The “reproducibility crisis” has been one of the most significant stories in science in the past 15 years and has led to significant policy changes across the research landscape. Yet, scandals, irreproducible studies, and cries of crisis have occurred for decades in science. This article seeks to explain why the reproducibility crisis has taken root and become a force in science policy in ways previous crises have not. In short, we argue that it was through the scientific, institutional, and cultural efforts of a group of scientific activists we are calling metascientists. Metascience is a scientific social movement that seeks to use quantification and experimentation to diagnose problems in research practice and improve efficiency. It draws together data scientists, experimental and statistical methodologists, and open science activists into a project with both intellectual and policy dimensions. Metascientists have been remarkably successful at winning grants, motivating news coverage, and changing policies at science agencies, journals, and universities. The social movement lens is useful for understanding the popularization and impact of the reproducibility crisis narrative and suggests ways the institutions of science are adapting to meet a changing political and technological landscape.
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Because many of the groups are known by acronyms, the following is a reference list:
COAR- Confederation of Open Access Repositories
COS- Center for Open Science
DARPA- Defense Advanced Research Projects Agency
METRICS- Meta-research Innovation Center at Stanford
SoS- Science of science
SPARC- Scholarly Publishing and Academic Resources Coalition
Penders et al. (2020) suggest a similar typology.
“Open software” has also played a role in metascience, but mainly through the data science/science of science pathway. Specifically, the focus on the openness of code, decentralization, and modifiability of systems that one finds in metascience discussions (e.g., Nosek and Bar-Anan 2012; Ross-Hellauer et al. 2019; Uhlmann et al. 2019) can be traced to the utopian rhetoric of early open software activists (Kelty 2008).
There are, it should be noted, attempts to create some productive dialogue between the quantitative and qualitative traditions of science studies (Bowker 2020; Marres and de Rijcke 2020; Milojevića et al. 2014), some even involving avowed metascientists (e.g., Kang and Evans 2020). However, both self-consciously positioning themselves in reference to a replication crisis and, as we show later, intentionally keeping theoretical complexity at arm’s distance have allowed the field to gain a position in policy that has largely eluded scientometrics and, certainly, qualitative studies of science.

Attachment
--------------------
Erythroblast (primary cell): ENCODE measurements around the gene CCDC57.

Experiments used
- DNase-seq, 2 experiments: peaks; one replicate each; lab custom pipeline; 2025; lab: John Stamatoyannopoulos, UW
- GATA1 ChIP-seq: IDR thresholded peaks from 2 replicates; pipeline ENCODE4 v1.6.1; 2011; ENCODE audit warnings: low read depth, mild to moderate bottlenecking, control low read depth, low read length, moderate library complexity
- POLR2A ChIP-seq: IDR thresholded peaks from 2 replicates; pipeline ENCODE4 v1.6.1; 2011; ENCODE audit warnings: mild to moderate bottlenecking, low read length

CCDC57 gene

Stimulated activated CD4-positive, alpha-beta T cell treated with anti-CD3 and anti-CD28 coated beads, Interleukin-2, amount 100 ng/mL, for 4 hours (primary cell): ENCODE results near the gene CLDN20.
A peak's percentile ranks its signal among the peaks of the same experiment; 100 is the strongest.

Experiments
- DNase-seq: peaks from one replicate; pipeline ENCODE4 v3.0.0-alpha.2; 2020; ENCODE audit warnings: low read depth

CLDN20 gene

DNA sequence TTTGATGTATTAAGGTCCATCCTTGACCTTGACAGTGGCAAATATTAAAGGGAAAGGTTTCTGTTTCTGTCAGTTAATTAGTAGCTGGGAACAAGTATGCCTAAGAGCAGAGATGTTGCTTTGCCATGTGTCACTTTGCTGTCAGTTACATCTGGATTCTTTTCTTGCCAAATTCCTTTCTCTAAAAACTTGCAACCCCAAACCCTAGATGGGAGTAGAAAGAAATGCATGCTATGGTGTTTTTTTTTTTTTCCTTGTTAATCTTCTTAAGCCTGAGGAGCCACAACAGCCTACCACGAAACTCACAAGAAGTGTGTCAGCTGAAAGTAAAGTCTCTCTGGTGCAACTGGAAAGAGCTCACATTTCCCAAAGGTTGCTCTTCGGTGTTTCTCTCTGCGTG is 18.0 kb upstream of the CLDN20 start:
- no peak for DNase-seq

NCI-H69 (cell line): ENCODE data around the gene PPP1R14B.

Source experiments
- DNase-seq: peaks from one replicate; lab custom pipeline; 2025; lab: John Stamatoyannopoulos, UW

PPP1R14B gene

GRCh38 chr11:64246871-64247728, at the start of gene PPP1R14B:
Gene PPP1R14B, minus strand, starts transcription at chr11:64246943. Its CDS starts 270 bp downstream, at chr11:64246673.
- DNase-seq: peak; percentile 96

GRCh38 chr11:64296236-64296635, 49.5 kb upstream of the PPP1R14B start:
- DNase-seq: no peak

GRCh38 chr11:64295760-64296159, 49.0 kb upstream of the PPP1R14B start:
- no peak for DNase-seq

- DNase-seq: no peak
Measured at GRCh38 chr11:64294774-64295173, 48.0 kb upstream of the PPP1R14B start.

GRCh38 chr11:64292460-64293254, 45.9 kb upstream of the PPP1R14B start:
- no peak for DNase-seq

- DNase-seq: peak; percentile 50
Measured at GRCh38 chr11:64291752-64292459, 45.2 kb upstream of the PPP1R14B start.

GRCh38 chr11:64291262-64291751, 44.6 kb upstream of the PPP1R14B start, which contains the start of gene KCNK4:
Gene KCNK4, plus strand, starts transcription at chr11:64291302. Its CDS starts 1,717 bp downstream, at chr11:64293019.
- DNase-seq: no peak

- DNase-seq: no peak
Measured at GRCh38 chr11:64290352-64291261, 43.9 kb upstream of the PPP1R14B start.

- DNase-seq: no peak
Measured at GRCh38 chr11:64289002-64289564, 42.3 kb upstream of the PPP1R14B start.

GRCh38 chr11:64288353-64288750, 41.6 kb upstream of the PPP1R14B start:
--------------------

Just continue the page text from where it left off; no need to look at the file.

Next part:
At the Metascience Symposium, DARPA program manager Adam Russell explained that his agency was tasked with synthesizing research to provide guidance for military and political decisions. However, reproducibility problems and the general low quality of scientific research, especially in the social sciences, resulted in a deep skepticism of the published literature. To counter that, the agency has poured tens of millions of dollars into a spate of metascience projects designed to improve the science through a combination of open science initiatives and machine learning.
“Systematizing Confidence in Open Research and Evidence” is an attempt to create an automated system to evaluate behavioral and social science research. “Big Mechanism” seeks to use machine learning to read the academic literature in cancer and develop novel causal models. And, “Automating Scientific Knowledge Extraction” is trying to use artificial intelligence to automatically collect information, extract its useful components, integrate this information into evolving models with the goal of eventually “generating […] machine-generated hypotheses.”
These projects make it clear that the ultimate goal, for at least some metascientists, is not merely the improvement of existing disciplines, but a radical transformation in which disciplinary science feeds into evolving artificial intelligence systems which evaluate, synthesize, and even conduct research.
Historically, the same tension has existed between “domain” experts and the supposedly “domain-free” expertise of software engineers who have attempted to develop automated systems in expert domains (Ribes et al. 2019).
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This study was funded by NSF Award (Grant No. 1734683) and Templeton World Charity Foundation.
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Peterson, D., Panofsky, A. Metascience as a Scientific Social Movement. Minerva 61, 147–174 (2023). https://doi.org/10.1007/s11024-023-09490-3